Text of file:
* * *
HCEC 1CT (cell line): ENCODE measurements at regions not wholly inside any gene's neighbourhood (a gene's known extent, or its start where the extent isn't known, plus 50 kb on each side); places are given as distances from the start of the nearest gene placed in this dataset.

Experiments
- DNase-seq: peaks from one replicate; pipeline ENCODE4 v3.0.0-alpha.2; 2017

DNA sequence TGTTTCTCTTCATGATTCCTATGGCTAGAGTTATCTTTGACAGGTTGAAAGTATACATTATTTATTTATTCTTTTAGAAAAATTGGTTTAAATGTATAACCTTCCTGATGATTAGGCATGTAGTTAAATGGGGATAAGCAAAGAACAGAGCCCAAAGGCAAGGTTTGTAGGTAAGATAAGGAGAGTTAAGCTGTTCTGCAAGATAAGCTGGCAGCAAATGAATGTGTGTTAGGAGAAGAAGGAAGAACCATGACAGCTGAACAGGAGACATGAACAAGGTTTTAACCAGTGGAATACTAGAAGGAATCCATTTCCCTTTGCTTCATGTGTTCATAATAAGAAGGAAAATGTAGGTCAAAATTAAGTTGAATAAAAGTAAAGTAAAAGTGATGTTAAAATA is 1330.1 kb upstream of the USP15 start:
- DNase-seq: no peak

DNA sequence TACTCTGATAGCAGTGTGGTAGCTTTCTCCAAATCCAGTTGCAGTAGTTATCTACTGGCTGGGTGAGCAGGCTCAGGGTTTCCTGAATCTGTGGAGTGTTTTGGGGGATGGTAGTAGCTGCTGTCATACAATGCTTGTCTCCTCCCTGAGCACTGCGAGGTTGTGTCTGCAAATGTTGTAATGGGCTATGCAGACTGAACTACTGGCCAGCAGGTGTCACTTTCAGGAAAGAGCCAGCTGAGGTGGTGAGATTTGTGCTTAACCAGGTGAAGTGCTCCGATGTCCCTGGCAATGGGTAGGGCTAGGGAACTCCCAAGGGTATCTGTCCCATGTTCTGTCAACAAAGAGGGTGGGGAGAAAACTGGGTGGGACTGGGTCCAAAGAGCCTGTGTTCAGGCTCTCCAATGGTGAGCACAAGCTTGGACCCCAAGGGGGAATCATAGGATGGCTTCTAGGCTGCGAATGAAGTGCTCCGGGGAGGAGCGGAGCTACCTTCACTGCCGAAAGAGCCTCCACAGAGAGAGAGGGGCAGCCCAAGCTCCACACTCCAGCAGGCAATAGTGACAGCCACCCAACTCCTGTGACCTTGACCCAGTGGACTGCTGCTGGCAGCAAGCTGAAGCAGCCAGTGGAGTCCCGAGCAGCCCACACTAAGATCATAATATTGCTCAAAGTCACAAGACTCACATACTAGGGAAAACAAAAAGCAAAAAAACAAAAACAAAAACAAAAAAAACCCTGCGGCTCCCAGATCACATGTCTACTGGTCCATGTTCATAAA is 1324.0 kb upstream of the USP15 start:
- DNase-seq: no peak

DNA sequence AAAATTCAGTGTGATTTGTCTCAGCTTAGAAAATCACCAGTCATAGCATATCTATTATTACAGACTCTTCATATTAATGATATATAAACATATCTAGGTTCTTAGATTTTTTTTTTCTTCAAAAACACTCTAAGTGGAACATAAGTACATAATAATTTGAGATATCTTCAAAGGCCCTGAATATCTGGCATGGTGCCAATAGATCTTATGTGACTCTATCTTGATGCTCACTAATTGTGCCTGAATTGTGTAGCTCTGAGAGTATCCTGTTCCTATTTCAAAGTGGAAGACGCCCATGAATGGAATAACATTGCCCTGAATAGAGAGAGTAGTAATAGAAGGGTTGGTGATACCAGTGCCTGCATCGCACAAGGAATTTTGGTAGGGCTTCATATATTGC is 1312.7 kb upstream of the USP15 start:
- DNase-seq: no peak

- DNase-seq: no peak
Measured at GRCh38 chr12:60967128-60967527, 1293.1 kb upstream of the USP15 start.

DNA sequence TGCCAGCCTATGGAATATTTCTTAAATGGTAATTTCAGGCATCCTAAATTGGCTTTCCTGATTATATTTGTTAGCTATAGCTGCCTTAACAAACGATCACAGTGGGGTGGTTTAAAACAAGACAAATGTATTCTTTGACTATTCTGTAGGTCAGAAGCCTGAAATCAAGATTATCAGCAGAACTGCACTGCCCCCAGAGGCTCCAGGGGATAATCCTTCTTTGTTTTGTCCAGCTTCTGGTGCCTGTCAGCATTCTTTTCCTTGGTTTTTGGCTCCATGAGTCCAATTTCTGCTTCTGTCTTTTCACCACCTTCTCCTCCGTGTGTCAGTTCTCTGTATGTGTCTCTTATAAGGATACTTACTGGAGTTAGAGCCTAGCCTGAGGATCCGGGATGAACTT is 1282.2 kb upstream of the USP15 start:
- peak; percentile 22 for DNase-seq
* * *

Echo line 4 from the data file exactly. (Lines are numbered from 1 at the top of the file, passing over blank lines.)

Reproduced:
DNA sequence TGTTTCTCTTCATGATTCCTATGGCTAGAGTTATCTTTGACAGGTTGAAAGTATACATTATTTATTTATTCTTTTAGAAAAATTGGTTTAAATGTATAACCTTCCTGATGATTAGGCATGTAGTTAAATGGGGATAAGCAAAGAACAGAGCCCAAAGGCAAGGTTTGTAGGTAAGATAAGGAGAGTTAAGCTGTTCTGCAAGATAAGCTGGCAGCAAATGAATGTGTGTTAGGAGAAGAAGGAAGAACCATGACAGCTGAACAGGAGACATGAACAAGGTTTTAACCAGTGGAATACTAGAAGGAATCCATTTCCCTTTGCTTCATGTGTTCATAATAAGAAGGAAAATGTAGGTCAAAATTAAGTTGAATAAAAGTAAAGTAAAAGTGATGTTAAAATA is 1330.1 kb upstream of the USP15 start: